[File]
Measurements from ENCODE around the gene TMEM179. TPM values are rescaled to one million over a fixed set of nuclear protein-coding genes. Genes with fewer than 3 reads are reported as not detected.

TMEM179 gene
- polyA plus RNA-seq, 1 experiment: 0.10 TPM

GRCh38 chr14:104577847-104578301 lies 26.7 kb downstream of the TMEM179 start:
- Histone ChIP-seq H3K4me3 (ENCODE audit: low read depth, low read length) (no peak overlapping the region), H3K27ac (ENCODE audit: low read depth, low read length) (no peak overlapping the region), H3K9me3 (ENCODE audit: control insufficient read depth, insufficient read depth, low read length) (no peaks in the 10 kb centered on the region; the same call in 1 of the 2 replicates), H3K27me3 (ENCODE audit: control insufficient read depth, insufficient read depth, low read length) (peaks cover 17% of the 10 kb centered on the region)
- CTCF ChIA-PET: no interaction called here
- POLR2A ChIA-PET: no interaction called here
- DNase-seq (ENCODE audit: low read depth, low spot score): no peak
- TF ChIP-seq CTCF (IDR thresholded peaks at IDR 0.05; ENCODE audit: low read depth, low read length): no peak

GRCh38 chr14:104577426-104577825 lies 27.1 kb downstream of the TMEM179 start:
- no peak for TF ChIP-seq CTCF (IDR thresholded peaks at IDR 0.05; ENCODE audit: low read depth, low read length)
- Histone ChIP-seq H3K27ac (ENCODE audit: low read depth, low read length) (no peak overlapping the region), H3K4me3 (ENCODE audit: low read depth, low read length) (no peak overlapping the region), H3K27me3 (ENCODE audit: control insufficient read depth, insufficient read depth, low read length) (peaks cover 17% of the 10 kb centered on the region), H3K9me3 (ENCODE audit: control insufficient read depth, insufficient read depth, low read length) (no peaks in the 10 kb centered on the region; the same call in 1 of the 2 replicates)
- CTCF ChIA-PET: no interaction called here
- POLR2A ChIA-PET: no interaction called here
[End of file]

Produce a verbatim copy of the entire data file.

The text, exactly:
Measurements from ENCODE around the gene TMEM179. TPM values are rescaled to one million over a fixed set of nuclear protein-coding genes. Genes with fewer than 3 reads are reported as not detected.

TMEM179 gene
- polyA plus RNA-seq, 1 experiment: 0.10 TPM

GRCh38 chr14:104577847-104578301 lies 26.7 kb downstream of the TMEM179 start:
- Histone ChIP-seq H3K4me3 (ENCODE audit: low read depth, low read length) (no peak overlapping the region), H3K27ac (ENCODE audit: low read depth, low read length) (no peak overlapping the region), H3K9me3 (ENCODE audit: control insufficient read depth, insufficient read depth, low read length) (no peaks in the 10 kb centered on the region; the same call in 1 of the 2 replicates), H3K27me3 (ENCODE audit: control insufficient read depth, insufficient read depth, low read length) (peaks cover 17% of the 10 kb centered on the region)
- CTCF ChIA-PET: no interaction called here
- POLR2A ChIA-PET: no interaction called here
- DNase-seq (ENCODE audit: low read depth, low spot score): no peak
- TF ChIP-seq CTCF (IDR thresholded peaks at IDR 0.05; ENCODE audit: low read depth, low read length): no peak

GRCh38 chr14:104577426-104577825 lies 27.1 kb downstream of the TMEM179 start:
- no peak for TF ChIP-seq CTCF (IDR thresholded peaks at IDR 0.05; ENCODE audit: low read depth, low read length)
- Histone ChIP-seq H3K27ac (ENCODE audit: low read depth, low read length) (no peak overlapping the region), H3K4me3 (ENCODE audit: low read depth, low read length) (no peak overlapping the region), H3K27me3 (ENCODE audit: control insufficient read depth, insufficient read depth, low read length) (peaks cover 17% of the 10 kb centered on the region), H3K9me3 (ENCODE audit: control insufficient read depth, insufficient read depth, low read length) (no peaks in the 10 kb centered on the region; the same call in 1 of the 2 replicates)
- CTCF ChIA-PET: no interaction called here
- POLR2A ChIA-PET: no interaction called here